A colleague of mine shared a personal story of her son, when still very young in junior school, playing rugby for the first time. He had gone to practice during the week and came home beaming about his experiences – running with the ball, tackling others who had the ball, kicking and so on. My colleague learned that the team would be playing their first match of the season against a neighbouring school that coming Saturday morning. Intrigued that her young boy would be playing in a match after such little practice, she asked: “Tell me, do you know the rules and can you play the game?” The boy assured her confidently and said: “Well, my coach said that there is just one rule that we must always remember – don’t tackle members of your own team!”

This is perhaps a good rule for us all to remember – don’t break down what others are trying to build up. Don’t “rain on others’ parades”. Don’t play political games in an organisation – where positioning, jostling for power, often at the cost of negatively impacting others and manipulative practices geared to promote yourself rather than the mission of the company or the ideals of your team, become more important than achieving strategic objectives.

The problem with the above is that energy is applied inappropriately in the company. The saying, ‘where your focus lies, that’s where your energy will go’, rings true here. If one’s focus is on positioning within the political game, all one’s energy goes into tactics and perhaps even protecting your own back. If, however, one’s focus is on company objectives, team involvement and goals and growing the client footprint of the company, then all one’s energy gets directed into achieving worthy ambitions, encouragement of colleagues and more focused meetings.

When a person is focused on worthy goals and achieving the same with colleagues, reputation grows – one becomes known for one’s strategic ability, focus and milestone achievements. Staff will feel involved and have a sense of pride of being part of a winning team. As such, you also put yourself in a possible promotion position.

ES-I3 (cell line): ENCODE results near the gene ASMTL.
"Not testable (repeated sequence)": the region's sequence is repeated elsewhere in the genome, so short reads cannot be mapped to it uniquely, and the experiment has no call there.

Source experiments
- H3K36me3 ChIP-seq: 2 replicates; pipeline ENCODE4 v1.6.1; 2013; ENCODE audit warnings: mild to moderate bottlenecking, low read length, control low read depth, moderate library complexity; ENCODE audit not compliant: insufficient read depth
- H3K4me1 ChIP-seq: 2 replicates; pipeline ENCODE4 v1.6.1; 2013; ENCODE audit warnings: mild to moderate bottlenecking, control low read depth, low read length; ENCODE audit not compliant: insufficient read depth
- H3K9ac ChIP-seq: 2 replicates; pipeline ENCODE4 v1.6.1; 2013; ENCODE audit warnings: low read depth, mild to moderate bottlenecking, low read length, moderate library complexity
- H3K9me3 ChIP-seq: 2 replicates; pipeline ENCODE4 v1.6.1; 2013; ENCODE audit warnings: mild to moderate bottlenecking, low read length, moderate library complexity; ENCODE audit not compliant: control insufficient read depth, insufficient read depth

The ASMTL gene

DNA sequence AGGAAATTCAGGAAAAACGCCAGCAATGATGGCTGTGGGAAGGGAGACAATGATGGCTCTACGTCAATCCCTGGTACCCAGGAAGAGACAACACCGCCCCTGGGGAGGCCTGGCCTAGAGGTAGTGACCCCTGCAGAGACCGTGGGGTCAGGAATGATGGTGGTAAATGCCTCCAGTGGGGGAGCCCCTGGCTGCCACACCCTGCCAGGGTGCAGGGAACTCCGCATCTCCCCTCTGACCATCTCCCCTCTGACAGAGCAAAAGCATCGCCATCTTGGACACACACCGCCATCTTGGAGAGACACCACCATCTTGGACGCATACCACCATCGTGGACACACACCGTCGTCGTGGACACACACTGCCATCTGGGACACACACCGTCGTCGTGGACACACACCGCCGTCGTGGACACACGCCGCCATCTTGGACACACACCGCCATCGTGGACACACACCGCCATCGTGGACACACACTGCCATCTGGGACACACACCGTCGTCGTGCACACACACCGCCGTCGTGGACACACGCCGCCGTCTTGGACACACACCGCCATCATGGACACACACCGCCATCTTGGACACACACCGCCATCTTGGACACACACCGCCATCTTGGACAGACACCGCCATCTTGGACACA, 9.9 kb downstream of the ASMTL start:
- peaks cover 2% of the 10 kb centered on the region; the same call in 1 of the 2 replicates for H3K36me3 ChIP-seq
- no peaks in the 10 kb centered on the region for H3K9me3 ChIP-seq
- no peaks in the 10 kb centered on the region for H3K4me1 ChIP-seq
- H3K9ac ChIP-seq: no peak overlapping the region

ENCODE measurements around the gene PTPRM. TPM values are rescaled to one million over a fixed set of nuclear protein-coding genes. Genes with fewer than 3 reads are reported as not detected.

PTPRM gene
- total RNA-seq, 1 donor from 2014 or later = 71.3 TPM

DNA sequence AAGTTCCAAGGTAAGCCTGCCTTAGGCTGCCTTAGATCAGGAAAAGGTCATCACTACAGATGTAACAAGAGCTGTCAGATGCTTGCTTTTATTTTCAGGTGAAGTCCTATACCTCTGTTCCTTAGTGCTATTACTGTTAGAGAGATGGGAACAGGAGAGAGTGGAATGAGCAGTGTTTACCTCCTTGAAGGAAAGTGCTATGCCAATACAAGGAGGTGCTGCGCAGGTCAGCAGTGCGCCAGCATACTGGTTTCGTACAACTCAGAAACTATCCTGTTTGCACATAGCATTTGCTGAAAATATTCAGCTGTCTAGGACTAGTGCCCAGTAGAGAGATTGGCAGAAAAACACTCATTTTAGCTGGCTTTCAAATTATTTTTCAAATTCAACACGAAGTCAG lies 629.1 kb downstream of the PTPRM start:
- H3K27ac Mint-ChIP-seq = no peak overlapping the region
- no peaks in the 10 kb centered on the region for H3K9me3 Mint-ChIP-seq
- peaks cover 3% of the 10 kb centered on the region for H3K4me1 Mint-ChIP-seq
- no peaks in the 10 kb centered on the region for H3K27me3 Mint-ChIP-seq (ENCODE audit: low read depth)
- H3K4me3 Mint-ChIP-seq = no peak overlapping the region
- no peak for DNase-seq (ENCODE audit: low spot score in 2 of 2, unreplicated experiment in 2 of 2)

Organisational achievement requires the focus and subsequent energy of all involved. Pulling down others in the company, tackling members of your own team, deflects focus off the mission-critical aspects of the strategy and negatively impacts performance and results.

4 comments on “Don’t tackle members of your own team

  1. John on

    I guess it’s hard enough to break free from selfish ambition and to take responsibility for your own positive contribution. But how do you respond when you are the one that’s been tackled by your own team mate? Especially when confrontation is not welcomed in the team culture? Do you suck it up and face becoming a doormat? Do you appeal to a higher authority in the company and risk being a trouble-maker?

    • Jonathan on

      Hi John – thanks for the questions. I would say that neither of your possibilities are Prize A options. I certainly don’t think that you should suck it up. Neither do I believe that you appeal to a higher authority as a first option. The principle here is to sort it out directly with the person involved as first port of call. This is most effective and easiest when a solid relationship exists with the other party. Out of the context of commitment in an already existing relationship the issue can be addressed, probably with the preface of desiring sustainability in the relationship.

      If no relationship exists or if the relationship is troubled, then one or two things possibly need to happen:

      1. Start working on the relationship to establish some degree of trust – here one may find that the issue can be broached
      2. If this doesn’t work, then one may have to ask for a meeting with a manager present to address the issue

  2. Martha Hattingh on

    Lovely article. Like your statement regarding goals: “When a person is focused on worthy goals and achieving the same with colleagues, reputation grows”
    Obstacles are those frightful things you see when you take your eyes off your goals! (Sydnet Smith)

    Strengths does not come from your winning, your struggles develop your strengths. (Arnold Schwarzenegger)


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